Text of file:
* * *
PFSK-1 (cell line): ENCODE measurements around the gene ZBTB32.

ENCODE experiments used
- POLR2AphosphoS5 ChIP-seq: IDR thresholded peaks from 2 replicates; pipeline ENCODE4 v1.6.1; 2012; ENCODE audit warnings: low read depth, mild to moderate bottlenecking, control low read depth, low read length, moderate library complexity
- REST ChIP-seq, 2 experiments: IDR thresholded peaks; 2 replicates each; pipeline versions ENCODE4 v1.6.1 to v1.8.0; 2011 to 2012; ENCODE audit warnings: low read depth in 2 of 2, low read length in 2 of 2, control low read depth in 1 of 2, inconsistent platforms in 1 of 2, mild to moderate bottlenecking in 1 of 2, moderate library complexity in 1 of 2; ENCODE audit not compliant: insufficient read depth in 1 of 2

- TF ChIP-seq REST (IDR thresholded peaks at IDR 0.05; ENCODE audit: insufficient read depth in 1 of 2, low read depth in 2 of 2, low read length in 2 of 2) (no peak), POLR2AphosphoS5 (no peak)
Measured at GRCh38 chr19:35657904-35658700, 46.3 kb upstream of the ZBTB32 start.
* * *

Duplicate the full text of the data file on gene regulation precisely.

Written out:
PFSK-1 (cell line): ENCODE measurements around the gene ZBTB32.

ENCODE experiments used
- POLR2AphosphoS5 ChIP-seq: IDR thresholded peaks from 2 replicates; pipeline ENCODE4 v1.6.1; 2012; ENCODE audit warnings: low read depth, mild to moderate bottlenecking, control low read depth, low read length, moderate library complexity
- REST ChIP-seq, 2 experiments: IDR thresholded peaks; 2 replicates each; pipeline versions ENCODE4 v1.6.1 to v1.8.0; 2011 to 2012; ENCODE audit warnings: low read depth in 2 of 2, low read length in 2 of 2, control low read depth in 1 of 2, inconsistent platforms in 1 of 2, mild to moderate bottlenecking in 1 of 2, moderate library complexity in 1 of 2; ENCODE audit not compliant: insufficient read depth in 1 of 2

- TF ChIP-seq REST (IDR thresholded peaks at IDR 0.05; ENCODE audit: insufficient read depth in 1 of 2, low read depth in 2 of 2, low read length in 2 of 2) (no peak), POLR2AphosphoS5 (no peak)
Measured at GRCh38 chr19:35657904-35658700, 46.3 kb upstream of the ZBTB32 start.